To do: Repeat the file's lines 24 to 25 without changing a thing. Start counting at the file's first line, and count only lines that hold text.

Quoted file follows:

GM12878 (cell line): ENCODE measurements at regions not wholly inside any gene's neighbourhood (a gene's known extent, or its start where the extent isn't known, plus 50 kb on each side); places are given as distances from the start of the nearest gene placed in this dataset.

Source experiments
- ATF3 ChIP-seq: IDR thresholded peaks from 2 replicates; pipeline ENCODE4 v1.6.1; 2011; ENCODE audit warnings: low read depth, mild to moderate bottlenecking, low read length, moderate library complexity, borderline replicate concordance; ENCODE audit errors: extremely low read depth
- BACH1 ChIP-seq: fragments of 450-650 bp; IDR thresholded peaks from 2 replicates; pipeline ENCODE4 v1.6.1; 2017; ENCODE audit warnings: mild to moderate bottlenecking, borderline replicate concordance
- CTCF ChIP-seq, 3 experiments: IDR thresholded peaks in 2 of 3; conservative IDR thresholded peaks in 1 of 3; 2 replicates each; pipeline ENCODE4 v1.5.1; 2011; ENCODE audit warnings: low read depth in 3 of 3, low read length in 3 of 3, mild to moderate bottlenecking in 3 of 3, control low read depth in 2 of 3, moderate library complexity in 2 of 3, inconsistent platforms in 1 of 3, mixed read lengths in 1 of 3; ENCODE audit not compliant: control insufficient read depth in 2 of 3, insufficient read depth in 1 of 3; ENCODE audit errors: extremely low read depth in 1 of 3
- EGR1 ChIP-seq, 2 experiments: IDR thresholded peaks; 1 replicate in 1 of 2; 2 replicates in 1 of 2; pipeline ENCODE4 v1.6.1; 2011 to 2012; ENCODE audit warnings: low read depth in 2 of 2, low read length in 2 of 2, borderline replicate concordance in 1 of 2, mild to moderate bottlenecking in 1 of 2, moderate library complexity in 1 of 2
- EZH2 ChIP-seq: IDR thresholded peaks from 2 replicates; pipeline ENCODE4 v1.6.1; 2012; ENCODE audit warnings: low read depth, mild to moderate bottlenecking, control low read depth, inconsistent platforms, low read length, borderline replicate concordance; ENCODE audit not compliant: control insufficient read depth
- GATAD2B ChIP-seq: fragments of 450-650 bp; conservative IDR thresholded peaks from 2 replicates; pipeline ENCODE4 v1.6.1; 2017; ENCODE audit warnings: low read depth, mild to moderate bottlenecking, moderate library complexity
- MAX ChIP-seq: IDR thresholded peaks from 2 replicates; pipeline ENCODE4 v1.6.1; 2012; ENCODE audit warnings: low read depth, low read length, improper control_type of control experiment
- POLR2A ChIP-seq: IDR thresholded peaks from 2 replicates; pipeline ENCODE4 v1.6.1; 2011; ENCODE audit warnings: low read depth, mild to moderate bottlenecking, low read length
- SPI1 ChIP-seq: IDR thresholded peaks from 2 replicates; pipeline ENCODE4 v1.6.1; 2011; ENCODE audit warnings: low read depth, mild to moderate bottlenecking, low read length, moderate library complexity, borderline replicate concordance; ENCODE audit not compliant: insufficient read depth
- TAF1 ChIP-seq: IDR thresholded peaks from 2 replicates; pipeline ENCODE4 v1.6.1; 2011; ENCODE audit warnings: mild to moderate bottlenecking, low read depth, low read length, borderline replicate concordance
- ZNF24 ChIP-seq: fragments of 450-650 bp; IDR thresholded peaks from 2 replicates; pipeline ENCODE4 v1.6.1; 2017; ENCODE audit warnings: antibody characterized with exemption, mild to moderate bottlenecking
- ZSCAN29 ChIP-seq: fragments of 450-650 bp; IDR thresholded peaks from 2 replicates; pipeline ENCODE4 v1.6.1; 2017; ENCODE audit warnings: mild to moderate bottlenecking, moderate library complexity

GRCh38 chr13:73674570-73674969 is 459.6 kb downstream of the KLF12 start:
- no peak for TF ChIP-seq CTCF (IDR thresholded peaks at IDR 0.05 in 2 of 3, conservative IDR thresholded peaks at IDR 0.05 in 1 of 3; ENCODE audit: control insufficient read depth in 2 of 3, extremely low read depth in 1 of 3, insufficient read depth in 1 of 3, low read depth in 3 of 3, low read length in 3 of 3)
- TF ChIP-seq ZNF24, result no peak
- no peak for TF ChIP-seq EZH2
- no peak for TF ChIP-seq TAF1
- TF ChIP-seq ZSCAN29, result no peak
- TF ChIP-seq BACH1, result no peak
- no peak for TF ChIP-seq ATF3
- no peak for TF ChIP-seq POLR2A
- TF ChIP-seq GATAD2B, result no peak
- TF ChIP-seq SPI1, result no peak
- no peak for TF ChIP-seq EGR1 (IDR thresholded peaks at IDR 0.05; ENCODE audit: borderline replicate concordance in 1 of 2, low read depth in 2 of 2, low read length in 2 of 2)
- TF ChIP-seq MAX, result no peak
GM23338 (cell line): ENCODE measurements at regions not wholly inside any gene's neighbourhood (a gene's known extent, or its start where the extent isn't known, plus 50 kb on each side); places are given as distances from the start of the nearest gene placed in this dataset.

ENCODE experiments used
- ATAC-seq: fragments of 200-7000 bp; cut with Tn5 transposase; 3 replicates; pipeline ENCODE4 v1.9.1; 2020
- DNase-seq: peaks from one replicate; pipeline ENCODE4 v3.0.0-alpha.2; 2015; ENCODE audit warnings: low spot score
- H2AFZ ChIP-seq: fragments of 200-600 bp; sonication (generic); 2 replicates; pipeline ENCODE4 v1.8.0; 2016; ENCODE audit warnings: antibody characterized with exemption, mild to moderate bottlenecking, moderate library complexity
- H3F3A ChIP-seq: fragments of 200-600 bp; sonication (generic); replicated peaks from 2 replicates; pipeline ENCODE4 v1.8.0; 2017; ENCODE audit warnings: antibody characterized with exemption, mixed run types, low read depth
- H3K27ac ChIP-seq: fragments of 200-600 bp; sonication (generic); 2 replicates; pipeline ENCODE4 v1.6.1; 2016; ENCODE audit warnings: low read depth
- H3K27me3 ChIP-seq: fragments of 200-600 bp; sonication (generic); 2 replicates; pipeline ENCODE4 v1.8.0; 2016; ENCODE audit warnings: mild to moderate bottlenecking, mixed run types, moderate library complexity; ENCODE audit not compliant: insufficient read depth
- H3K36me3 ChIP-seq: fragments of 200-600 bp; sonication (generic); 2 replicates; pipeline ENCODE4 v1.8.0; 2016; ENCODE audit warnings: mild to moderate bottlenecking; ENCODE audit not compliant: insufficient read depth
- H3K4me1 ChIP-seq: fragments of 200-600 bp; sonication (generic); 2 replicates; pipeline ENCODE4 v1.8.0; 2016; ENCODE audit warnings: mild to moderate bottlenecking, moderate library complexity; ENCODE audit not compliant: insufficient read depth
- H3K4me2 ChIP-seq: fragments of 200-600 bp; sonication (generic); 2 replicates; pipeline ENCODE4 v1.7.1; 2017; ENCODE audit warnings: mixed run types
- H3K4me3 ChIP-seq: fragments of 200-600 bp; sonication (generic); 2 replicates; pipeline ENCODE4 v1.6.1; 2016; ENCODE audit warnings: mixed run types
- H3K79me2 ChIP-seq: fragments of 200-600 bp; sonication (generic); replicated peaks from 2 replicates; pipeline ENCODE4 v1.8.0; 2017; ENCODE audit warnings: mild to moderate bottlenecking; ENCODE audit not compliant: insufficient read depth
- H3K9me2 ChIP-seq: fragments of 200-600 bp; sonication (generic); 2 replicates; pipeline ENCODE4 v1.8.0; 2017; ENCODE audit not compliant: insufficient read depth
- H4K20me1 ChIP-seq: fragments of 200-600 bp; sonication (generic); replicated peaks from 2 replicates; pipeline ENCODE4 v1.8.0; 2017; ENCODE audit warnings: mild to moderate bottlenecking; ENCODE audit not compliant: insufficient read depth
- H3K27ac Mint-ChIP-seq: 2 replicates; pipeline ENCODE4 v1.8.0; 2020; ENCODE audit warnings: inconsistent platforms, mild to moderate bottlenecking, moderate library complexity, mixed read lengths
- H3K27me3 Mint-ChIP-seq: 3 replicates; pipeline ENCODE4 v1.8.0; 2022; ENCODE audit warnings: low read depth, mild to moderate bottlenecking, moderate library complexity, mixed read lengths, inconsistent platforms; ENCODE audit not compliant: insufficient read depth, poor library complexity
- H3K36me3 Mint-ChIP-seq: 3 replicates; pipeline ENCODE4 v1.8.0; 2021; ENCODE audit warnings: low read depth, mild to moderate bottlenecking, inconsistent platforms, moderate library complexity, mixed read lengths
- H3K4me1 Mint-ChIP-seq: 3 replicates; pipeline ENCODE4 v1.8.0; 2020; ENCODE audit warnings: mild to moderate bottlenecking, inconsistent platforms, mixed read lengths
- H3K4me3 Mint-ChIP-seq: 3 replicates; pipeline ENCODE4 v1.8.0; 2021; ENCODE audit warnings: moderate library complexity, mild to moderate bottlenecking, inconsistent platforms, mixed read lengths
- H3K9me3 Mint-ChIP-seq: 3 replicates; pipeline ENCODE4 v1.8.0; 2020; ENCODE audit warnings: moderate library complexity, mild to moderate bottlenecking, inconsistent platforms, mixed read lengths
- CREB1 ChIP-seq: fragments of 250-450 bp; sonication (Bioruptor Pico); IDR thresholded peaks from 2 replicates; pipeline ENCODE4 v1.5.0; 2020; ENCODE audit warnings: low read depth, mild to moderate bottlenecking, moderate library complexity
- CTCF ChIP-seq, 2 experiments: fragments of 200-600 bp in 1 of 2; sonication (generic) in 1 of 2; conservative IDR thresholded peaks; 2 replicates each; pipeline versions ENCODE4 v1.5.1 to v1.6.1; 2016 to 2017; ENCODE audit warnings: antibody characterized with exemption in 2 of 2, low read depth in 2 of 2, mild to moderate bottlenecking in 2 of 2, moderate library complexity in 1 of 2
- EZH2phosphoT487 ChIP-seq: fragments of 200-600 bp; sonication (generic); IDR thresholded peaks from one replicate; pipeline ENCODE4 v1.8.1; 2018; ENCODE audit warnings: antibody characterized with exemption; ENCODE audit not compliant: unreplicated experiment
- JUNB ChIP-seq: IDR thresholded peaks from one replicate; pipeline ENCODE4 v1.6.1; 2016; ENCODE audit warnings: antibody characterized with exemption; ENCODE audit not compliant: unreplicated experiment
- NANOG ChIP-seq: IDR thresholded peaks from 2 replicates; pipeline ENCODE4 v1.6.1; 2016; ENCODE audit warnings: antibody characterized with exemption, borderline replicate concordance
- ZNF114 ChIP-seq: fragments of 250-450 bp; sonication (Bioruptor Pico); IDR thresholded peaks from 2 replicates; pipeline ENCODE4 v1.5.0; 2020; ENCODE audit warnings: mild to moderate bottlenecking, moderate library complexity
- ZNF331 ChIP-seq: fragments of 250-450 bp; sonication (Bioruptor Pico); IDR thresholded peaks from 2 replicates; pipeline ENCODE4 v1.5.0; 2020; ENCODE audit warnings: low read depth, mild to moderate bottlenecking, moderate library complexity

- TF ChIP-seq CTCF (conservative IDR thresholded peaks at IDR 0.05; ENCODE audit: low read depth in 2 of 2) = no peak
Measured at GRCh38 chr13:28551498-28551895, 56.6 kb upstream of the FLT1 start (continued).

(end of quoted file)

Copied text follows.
- TF ChIP-seq GATAD2B, result no peak
- TF ChIP-seq SPI1, result no peak